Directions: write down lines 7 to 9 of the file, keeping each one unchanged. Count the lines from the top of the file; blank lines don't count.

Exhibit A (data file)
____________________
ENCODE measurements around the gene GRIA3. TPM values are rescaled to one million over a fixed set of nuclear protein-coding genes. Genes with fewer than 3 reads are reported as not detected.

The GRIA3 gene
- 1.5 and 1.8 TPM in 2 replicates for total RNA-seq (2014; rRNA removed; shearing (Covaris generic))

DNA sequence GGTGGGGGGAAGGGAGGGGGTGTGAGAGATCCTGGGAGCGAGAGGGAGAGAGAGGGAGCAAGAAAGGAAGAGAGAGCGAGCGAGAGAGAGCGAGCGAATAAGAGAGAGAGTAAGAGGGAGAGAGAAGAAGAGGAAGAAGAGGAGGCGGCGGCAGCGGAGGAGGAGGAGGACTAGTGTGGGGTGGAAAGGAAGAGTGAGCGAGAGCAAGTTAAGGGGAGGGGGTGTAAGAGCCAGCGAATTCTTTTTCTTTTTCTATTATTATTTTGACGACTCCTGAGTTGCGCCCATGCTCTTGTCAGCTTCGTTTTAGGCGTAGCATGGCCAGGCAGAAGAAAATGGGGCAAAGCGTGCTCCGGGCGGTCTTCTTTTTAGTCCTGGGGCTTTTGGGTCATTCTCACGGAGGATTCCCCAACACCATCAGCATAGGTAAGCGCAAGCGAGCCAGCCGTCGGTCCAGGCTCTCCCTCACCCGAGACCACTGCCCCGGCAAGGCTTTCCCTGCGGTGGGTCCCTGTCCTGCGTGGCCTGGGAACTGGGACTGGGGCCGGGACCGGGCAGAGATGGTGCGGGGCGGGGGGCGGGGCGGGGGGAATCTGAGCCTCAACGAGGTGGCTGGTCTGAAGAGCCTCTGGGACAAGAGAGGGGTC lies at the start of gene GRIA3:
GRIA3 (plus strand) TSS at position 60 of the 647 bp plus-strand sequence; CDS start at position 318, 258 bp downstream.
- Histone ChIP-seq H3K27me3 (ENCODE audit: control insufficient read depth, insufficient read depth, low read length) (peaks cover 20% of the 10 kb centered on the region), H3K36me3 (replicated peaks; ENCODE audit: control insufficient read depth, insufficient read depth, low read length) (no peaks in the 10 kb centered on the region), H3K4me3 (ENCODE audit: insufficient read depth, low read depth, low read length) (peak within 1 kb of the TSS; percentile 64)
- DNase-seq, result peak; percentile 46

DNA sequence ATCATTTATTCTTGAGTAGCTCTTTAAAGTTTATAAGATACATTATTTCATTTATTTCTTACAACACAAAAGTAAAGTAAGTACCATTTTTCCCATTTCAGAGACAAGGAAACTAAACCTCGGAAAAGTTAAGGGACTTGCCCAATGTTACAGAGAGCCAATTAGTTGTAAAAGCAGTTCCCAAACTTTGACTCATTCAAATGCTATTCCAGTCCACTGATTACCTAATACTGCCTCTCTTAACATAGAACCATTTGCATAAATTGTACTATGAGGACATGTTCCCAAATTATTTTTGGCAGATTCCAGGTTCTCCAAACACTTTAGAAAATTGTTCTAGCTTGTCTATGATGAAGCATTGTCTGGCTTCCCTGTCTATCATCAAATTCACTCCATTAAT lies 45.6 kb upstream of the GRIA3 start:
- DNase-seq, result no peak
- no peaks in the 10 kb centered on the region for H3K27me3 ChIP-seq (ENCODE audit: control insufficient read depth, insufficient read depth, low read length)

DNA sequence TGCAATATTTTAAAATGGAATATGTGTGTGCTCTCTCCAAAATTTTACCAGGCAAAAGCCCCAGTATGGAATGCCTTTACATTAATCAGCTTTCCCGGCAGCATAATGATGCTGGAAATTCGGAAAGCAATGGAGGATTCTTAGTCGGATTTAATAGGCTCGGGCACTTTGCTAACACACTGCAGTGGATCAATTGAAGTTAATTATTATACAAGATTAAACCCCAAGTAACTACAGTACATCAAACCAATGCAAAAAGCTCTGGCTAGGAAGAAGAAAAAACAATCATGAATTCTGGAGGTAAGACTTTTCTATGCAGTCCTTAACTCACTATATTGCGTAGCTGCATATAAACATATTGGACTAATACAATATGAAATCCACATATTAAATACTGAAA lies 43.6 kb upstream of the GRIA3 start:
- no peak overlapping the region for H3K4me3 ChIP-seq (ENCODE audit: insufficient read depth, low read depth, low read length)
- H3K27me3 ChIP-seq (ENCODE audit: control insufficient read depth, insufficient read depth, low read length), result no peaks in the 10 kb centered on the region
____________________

- DNase-seq, result peak; percentile 46

DNA sequence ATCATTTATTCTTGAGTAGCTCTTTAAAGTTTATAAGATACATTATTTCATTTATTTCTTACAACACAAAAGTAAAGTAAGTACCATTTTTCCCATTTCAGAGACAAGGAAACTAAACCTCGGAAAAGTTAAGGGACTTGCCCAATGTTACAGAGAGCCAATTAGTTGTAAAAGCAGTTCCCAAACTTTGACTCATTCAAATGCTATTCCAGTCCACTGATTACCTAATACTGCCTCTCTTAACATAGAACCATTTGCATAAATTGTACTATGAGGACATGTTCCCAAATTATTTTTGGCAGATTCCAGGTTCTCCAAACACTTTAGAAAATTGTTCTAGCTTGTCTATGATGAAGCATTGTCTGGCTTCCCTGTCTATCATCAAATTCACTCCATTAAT lies 45.6 kb upstream of the GRIA3 start:
- DNase-seq, result no peak